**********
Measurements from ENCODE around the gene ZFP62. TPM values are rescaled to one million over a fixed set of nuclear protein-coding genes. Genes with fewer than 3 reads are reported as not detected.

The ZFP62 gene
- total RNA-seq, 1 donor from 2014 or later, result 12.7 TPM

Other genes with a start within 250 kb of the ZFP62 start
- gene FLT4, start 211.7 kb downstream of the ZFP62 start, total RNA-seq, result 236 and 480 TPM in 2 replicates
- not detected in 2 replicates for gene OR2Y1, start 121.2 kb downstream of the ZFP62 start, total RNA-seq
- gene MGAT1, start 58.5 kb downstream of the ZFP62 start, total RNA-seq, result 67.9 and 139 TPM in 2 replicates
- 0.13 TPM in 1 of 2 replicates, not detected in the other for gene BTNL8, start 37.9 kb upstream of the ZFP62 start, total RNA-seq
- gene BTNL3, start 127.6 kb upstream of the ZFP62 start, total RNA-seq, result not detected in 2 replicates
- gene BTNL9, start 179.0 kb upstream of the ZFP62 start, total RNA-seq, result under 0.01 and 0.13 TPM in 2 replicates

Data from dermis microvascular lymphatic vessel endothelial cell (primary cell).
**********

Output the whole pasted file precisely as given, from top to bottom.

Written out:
Measurements from ENCODE around the gene ZFP62. TPM values are rescaled to one million over a fixed set of nuclear protein-coding genes. Genes with fewer than 3 reads are reported as not detected.

The ZFP62 gene
- total RNA-seq, 1 donor from 2014 or later, result 12.7 TPM

Other genes with a start within 250 kb of the ZFP62 start
- gene FLT4, start 211.7 kb downstream of the ZFP62 start, total RNA-seq, result 236 and 480 TPM in 2 replicates
- not detected in 2 replicates for gene OR2Y1, start 121.2 kb downstream of the ZFP62 start, total RNA-seq
- gene MGAT1, start 58.5 kb downstream of the ZFP62 start, total RNA-seq, result 67.9 and 139 TPM in 2 replicates
- 0.13 TPM in 1 of 2 replicates, not detected in the other for gene BTNL8, start 37.9 kb upstream of the ZFP62 start, total RNA-seq
- gene BTNL3, start 127.6 kb upstream of the ZFP62 start, total RNA-seq, result not detected in 2 replicates
- gene BTNL9, start 179.0 kb upstream of the ZFP62 start, total RNA-seq, result under 0.01 and 0.13 TPM in 2 replicates

Data from dermis microvascular lymphatic vessel endothelial cell (primary cell).